PARDON ME…. Newsweek‘s Michael Isikoff and Mark Hosenball recently noted how “stingy” Bush has been on presidential pardons. It’s true, by historical standards, this president hasn’t exactly been a “compassionate” conservative when it comes to clemency.

As his presidency winds down, however, Bush is exercising the power a bit.

Before leaving for the holidays, President Bush on Tuesday commuted one prison sentence and granted 19 pardons, including one to a man who helped the Jewish resistance in the 1940s.

With this latest batch, which includes forgiveness for convictions ranging from gun and drug violations to bank and mail fraud, Bush has granted a total of 191 pardons and nine commutations. That’s fewer than half as many as Presidents Clinton or Reagan issued during their two terms.

Today’s batch didn’t include any of the “famous” people who are seeking presidential pardons, but White House spokesperson Tony Fratto suggested this morning that there will be more pardons issued before Bush leaves office. Fratto told reporters the president has been “considering” additional clemency requests, adding, “[W]e should have something soon on clemency petitions.”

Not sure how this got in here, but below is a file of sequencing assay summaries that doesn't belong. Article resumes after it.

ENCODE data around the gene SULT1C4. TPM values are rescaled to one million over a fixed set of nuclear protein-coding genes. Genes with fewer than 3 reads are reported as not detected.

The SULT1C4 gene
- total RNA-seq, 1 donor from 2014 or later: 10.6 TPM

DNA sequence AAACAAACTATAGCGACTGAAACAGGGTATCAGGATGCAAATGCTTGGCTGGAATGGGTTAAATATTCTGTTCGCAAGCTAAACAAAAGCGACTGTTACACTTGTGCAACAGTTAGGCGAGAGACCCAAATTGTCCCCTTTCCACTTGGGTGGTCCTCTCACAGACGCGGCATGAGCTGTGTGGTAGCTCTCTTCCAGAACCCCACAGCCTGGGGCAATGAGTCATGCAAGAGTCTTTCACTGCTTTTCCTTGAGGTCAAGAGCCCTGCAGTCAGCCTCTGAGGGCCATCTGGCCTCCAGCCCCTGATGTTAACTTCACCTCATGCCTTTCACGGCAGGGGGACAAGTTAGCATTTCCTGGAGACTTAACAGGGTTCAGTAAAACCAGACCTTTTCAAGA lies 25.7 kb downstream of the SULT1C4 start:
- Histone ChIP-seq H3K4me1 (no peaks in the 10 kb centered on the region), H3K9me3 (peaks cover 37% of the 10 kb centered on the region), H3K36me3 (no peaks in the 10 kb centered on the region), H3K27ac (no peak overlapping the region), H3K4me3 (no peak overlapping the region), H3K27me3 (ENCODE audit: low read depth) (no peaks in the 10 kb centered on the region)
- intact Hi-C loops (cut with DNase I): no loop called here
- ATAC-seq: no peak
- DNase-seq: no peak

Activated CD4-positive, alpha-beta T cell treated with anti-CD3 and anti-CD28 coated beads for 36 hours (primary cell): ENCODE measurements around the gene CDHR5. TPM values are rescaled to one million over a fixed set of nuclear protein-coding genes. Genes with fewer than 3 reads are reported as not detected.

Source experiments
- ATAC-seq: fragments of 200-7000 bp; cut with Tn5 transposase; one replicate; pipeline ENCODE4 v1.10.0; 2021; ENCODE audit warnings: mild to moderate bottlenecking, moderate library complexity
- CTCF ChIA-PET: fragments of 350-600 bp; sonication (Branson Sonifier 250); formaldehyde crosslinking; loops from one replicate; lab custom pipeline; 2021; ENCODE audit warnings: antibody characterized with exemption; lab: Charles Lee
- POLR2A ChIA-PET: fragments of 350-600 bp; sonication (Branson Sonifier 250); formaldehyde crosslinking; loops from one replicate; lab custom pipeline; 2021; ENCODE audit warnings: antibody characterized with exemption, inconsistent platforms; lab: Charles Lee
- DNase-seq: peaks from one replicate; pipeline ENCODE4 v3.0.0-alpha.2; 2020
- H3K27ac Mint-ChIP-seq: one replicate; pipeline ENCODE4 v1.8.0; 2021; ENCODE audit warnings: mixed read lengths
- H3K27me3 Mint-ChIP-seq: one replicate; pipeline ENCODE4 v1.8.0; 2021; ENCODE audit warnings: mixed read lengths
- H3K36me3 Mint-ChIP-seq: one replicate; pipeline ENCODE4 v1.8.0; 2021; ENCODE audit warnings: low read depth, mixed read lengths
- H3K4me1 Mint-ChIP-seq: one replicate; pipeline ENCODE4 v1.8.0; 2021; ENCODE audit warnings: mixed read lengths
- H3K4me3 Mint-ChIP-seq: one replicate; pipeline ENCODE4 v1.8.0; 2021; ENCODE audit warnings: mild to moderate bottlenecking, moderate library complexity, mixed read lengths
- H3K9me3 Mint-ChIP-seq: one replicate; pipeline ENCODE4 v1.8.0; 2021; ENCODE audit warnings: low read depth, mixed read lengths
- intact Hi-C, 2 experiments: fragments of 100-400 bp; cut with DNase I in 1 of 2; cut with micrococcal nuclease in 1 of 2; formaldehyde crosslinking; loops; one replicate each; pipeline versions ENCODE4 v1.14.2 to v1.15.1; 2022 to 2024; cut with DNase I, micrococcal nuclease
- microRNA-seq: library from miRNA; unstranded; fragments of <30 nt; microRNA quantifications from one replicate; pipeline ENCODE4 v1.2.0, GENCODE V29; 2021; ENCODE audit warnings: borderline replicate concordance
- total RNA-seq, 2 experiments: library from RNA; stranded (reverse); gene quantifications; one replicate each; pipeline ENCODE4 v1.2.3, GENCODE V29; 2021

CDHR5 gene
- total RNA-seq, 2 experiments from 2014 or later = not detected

ProPublica‘s Dafna Linzer had a good item recently about what to look out for during Bush’s last month, breaking down convicts by category and rating the likelihood of presidential clemency on a scale of zero to four “Get of Jail Free” cards. Using Linzer’s guide, pay careful attention in the coming weeks to the fate of Texas Border Patrol guards Ignacio Ramos and Jose Compean, Libby, New England phone-jammer James Tobin, Kyle “Dusty” Foggo, and Sen. Ted Stevens. Also keep an eye on interrogation officials who’ve used administration-endorsed torture techniques.

It’s a guessing game, of course, but I’d wager that Libby will get a pardon. I’d also bet that Bush chooses Christmas Eve for his most controversial pardon decisions — it’d be keeping with family history.

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Follow Steve on Twitter @stevebenen. Steve Benen is a producer at MSNBC's The Rachel Maddow Show. He was the principal contributor to the Washington Monthly's Political Animal blog from August 2008 until January 2012.